First Lady of fly fishing will speak at Phoenicia Library

Lee and Joan Wulff.

“Fly fishing is a deep sport,” said Joan Wulff, known as the First Lady of fly fishing for her mastery of casting, the art of lofting a lure out over a stream to land on the water’s surface and attract a trout. She will speak at the Phoenicia Library in the Sporting Legends of the Catskills series on Saturday, October 27, from 1 p.m. to 3 p.m.

“My life has been centered around teaching fly casting,” said Wulff, now 92, winner of 17 national casting titles. She is famous for winning a distance casting event in 1951 against an all-male field of competitors. In 1960, she cast a fly 161 feet, a women’s record that remains unofficial only because it occurred in mixed competition.  

Casting entered her life early, since Wulff ‘s father was a hunter and fisherman who had an outdoor recreation store in Paterson, New Jersey. Near their home was a pond where a club would meet every Sunday to practice casting. “My father and brothers always went, but they left me out because I was a girl,” Wulff recalled. “Eventually I saw what it looked like and wanted to do it.” She was ten years old when she talked her mother into letting her take a rod to the pond. “I didn’t put it together right, and the top part fell into the pond. The next-door neighbor came home before my father, brought a rake, and got it out. But my father was not upset, and after that, he invited me to go out to the casting club practice.” She was 13 when she won a trophy in a junior casting competition. “When you win something, it gives you incentive to practice,” she observed. “You sharpen up, or you’re out.”

Advertisement

As she became more and more proficient, Joan traveled the country, competing in casting contests for both distance and accuracy. She was also known for trick casting, using a fly rod to slice bananas, break balloons, and snap a cigarette from the mouth of emcee Johnny Carson on the television game show Who Do You Trust? 

Joan married author and illustrator Lee Wulff, who was then, she says, “the most famous fly fisherman in world,” having appeared on the TV show American Sportsman, which helped popularize fly fishing. In 1987, they opened the Wulff School of Fly Fishing in Lew Beach, a town on the Upper Beaverkill in western Sullivan County, within the Catskill Park. Joan’s specialty remained casting.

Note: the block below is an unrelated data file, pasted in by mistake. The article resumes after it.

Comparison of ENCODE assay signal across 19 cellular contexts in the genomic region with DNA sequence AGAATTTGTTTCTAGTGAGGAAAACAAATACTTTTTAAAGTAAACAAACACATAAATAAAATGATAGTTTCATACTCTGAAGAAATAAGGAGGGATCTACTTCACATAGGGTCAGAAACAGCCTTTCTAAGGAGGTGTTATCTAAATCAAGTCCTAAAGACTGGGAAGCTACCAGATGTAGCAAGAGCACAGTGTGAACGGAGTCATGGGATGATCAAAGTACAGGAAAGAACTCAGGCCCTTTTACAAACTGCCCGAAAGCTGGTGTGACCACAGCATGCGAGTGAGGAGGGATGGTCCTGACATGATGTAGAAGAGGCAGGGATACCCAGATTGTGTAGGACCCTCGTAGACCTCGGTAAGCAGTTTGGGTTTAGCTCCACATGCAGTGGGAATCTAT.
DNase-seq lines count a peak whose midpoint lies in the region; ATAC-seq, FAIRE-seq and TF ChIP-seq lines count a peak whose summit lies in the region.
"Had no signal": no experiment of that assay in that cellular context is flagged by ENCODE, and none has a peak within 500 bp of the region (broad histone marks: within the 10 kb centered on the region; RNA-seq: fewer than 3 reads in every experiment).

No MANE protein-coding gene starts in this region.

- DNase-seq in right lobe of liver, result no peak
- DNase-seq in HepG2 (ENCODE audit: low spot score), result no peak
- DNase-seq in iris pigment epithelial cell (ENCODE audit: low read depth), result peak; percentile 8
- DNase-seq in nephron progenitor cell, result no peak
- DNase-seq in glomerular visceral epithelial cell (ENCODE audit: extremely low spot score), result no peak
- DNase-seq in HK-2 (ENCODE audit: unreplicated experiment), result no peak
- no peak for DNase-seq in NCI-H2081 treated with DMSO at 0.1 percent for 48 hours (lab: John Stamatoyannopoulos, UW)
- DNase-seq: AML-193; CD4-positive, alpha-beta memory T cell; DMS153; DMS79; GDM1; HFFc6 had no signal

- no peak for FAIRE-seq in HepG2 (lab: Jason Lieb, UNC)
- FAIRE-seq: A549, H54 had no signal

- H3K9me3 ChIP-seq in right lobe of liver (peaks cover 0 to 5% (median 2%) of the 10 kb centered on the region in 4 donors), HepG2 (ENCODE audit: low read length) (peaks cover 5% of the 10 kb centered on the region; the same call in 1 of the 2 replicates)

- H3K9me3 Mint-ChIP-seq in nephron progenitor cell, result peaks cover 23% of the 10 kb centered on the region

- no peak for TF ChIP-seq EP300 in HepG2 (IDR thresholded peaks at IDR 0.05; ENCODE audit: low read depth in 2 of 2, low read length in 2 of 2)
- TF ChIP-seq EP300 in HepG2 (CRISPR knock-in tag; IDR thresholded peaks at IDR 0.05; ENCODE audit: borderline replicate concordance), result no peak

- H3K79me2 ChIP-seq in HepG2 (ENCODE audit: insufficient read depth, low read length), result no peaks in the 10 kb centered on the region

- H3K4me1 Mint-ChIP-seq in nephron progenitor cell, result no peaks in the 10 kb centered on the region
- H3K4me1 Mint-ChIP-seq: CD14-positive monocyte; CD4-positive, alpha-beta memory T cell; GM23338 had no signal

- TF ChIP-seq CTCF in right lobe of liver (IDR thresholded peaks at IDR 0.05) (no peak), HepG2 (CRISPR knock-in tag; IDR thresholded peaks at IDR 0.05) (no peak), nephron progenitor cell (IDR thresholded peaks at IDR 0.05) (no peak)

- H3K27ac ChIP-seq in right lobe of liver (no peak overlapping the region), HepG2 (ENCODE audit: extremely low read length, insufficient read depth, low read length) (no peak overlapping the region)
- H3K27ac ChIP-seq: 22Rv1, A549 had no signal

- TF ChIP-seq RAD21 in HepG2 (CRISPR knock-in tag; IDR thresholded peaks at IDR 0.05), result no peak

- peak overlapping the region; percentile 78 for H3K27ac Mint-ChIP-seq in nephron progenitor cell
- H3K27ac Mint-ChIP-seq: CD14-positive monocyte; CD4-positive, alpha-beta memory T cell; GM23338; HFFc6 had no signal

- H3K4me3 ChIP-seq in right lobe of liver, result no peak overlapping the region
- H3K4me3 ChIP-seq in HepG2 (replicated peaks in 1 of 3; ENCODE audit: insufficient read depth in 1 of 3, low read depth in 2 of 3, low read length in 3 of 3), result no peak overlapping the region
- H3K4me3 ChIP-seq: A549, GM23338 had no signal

“In teaching casting, there was no language,” she explained. “Instructors would say, ‘Watch me, and do it like this.’ There was never any analysis. Once I had the school, I realized you had to have the mechanics of the cast down.” She broke the casting stroke into three parts, defining the slow start, when to speed up, when to put power in, when to relax the effort, as well as describing muscle movements. Her book Fly Casting Techniques was published in 1987 by Lyons Press, followed by three other books and a video. Joan and Lee also founded Royal Wulff Products, which carries items such as the pocketed fly fishing vest Lee invented in 1931.

After her husband’s death in 1991, Joan continued to develop the school, which is now run by her son, Doug Cummings, teaching the complex elements of an exacting sport. “For fly fishing,” she said, “you have to be able to identify the hatching insects that the trout feed on, and you have to read the water. The fish are not just swimming around — you have to pick a place where they’ll be easy to catch. You have to learn how to wade, how to play a fish when you hook it, and how to put it back in water, since we all do catch-and-release.” 

Joan continues to fish, although she’s only been out a few times this year. Climbing up and down rocky shores has become a challenge, and she can’t stand in the water for more than two hours. But the thrill of fishing keeps her going. “You’re connected to the life force of another creature, through the fly rod in your hand. Then you release the fish to go have babies and maybe get caught by someone else. And the fish you caught might have been a gift from someone, too.”

She is gratified that women are increasingly involved in the sport. A recent New York Times article featured a young woman who won a competition in Europe, and there has been a growth in women’s fishing clubs. “I have waited all my life for women to embrace fly fishing, and for men to welcome them,” she said. “I can die happy now.”

All along, she was accepted by the men because of her ability to cast. “I wasn’t pestering someone to show me how to do things or to tie on my fly. I was independent. I wasn’t a great fisherman at understanding bug life or knowing the Latin names, but by casting my way into it, I gradually discovered how to read the water. With fly fishing, you can go as deep as you want.”

Joan Wulff will appear on Saturday, October 27, from 1 p.m. to 3 p.m., at the Phoenicia Library, 48 Main Street. Admission is free.

Post Your Thoughts